In 2006, a little-known movie entitled Idiocracy was released. The story starts in our present time, where an American soldier is ordered to be cryogenically frozen for one year. He is selected because all tests suggest he is an average Joe. After being frozen, he is forgotten for almost 500 years.
He is awakened to find that America has become a dystopian society and after some testing, it is discovered he is now the smartest man alive. The narrator explains that over the last several generations, the less educated tend to have lots of intimate relations, which resulted in more and more offspring just like them. On the other side, intelligent people tended to be reserved and had very few offspring. It was kind of a Darwin theory of evolution in reverse.
This future is all about extreme commercialism, blended with anti-intellectualism led by a uniformly moronic society. Citizens adopt names that represent corporate products (even the President of the United States is named after Mountain Dew). A lawyer assigned to represent our hero is named Frito after the infamous corn chips. The movie is filled with cultural references, exhibiting how ridiculous things have gotten.
For example, Frito comments, “Yeah, I know this place pretty good, I went to law school here.”
Our hero replies, “Costco?”
Frito says, “I couldn’t believe it myself. Luckily my dad is an alumnus and pulled some strings.”
It is the kind of movie that makes you laugh; it seems so far-fetched that there is no way this could happen. Then something happens and I am reminded of this movie and can’t decide, should I laugh or cry?
Construction projects today seem to be running on a pattern of extreme disorganization and poor management: trade stacking, poor scheduling, lack of production and waste at every corner and in every trade. The result is even slowing production rates and ever-climbing costs.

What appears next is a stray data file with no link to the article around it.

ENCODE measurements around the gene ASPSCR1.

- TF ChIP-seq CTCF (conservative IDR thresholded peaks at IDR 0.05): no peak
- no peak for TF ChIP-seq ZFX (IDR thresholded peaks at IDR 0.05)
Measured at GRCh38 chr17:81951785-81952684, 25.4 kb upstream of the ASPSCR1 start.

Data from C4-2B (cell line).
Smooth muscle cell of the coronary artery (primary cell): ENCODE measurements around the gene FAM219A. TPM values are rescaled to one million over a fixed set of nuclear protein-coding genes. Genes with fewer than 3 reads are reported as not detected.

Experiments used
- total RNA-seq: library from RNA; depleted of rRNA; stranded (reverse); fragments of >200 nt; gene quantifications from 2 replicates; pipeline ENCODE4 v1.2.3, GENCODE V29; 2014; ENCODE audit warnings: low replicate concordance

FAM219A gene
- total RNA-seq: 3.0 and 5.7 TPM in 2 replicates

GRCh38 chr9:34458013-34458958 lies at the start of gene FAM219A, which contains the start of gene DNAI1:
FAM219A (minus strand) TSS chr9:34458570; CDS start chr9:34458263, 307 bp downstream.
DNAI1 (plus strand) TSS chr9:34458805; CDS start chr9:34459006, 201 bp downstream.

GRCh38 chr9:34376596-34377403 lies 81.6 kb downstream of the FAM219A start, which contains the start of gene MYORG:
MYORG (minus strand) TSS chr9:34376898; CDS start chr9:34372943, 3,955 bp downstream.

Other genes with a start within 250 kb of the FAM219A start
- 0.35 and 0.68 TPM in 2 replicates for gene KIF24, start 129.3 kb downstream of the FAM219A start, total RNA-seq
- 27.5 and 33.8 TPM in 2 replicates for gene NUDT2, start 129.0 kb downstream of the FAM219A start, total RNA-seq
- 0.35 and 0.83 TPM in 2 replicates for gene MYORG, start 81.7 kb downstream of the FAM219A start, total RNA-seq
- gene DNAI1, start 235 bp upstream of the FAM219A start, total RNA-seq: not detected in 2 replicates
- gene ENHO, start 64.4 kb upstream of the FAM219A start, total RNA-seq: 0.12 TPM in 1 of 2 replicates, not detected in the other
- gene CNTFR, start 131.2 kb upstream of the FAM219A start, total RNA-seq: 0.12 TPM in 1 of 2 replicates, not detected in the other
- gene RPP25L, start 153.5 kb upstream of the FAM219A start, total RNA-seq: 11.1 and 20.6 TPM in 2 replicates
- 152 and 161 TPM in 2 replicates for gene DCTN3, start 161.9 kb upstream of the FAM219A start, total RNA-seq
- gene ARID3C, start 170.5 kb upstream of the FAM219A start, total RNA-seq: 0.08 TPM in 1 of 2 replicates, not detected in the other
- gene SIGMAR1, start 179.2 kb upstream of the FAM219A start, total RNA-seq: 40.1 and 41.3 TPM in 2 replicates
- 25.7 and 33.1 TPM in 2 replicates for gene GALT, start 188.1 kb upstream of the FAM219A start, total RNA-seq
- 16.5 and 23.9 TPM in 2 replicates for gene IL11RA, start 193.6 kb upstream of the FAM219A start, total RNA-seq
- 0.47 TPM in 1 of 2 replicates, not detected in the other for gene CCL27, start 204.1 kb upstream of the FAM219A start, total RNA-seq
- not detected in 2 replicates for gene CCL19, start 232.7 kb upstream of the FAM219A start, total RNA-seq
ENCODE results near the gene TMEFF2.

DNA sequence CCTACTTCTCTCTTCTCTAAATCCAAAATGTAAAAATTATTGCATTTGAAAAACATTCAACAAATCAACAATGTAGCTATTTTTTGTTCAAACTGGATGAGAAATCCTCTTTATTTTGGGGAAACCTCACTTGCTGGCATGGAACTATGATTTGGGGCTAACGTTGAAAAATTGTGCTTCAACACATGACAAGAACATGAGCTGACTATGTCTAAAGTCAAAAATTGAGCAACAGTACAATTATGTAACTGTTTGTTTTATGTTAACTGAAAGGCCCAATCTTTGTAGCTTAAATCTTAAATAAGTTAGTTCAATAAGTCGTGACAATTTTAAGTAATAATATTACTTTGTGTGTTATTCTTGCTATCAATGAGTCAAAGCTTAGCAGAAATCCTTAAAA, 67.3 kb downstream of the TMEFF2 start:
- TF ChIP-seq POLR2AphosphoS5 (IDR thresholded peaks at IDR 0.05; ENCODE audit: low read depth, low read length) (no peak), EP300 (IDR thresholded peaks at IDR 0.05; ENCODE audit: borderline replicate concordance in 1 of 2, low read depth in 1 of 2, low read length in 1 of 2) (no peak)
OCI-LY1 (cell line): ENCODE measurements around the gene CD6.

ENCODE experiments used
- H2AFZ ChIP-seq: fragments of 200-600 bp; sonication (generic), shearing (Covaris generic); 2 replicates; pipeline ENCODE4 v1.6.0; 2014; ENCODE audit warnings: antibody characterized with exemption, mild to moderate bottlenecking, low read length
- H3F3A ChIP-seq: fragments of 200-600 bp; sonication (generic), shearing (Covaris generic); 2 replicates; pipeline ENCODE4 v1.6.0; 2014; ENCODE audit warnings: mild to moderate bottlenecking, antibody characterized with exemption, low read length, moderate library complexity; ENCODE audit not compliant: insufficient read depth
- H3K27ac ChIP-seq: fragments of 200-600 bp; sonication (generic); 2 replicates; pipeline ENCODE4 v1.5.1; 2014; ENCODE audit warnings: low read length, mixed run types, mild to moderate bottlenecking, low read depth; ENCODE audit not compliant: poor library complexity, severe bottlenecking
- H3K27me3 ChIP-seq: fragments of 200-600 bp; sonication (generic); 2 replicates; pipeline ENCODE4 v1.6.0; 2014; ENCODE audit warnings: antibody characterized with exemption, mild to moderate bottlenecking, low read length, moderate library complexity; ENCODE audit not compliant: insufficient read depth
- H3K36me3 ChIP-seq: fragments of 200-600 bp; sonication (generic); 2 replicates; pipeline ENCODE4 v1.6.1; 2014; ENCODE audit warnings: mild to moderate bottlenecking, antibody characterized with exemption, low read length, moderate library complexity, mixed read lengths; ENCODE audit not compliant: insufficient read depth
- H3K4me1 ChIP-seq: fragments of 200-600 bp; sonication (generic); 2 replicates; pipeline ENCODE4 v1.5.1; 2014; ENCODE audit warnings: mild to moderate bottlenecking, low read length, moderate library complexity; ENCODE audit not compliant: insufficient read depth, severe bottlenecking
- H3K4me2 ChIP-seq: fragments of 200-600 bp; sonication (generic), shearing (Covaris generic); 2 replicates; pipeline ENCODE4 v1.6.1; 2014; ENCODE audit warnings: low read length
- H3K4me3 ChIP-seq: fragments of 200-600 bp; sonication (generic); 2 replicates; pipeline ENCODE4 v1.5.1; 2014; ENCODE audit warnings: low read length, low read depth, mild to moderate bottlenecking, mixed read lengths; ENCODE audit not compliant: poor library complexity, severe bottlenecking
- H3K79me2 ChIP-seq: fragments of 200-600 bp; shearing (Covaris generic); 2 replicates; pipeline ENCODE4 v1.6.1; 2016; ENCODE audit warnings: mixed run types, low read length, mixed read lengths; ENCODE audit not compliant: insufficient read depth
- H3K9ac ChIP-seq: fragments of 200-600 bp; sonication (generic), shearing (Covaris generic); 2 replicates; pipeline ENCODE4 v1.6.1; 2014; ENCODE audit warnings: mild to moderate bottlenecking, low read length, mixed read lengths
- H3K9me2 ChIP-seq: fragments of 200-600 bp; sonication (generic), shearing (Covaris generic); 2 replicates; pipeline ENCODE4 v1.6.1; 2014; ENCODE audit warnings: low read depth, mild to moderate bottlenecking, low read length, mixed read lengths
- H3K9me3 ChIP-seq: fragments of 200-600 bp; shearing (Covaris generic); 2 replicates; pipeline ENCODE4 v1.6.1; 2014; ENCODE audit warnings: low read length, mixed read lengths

The idiotic part is that instead of solving the real problem, we seem to be intent on ignoring important issues and focus on inventing new delivery systems. We are painfully aware of the problem: the Labor Dept. puts out study after study proving production keeps falling. This explains why prices are so high. But it cannot be management—just look at all the classes and schools they have been to. Yet, production keeps falling.
The reality is most of these management people have little to no field experience and the ones that do have have little to no management training. I call it a true disconnect.
I was at a great seminar by Mark Breslin recently. He asked 300 working superintendents and foremen, “Who has had formal training to supervise?” I believe one hand went up. On the other side, I have been with upper management and asked, “What real construction experience do you have?” Sorry but a summer job during high school or a home remodel does not count as real construction experience.
I was on a panel run by PhDs, commissioned to fix our industry’s production problem. They passed around a book on construction sequencing; it had a detail on EIFS in it from a manufacturer no longer in business. I said that this detail is a perfect example of the problem today. The PhDs were semi-interested.
I went on to explain that the picture is professionally done and looks real pretty. I then stated, “If I ask those in the room with real field experience in construction to look closely at it and consider the sequencing of this detail, they will ultimately figure out it is not possible to build it as drawn.” The supervisors studied it for a few moments and agreed.
I continued, “This is going on right now on hundreds of projects across America.” While the picture looks really nice, it can’t be built this way; sequencing makes it simply impossible. This means an RFI (request for information) goes to upper management and the response is often to build it as drawn. Since it is not possible, the subcontractor is put under extreme pressure to make it work, so he finds a way. At best, it works out fine but wastes time and keeps adding costs. At worst, it creates unfair liability and really escalates a host of new costs, which all result in construction costing more and more money down the road.
This cycle just keeps repeating and escalating: projects are slow, liability grows, delays continue and costs just keep increasing. This seems to be a form of construction Idiocracy.
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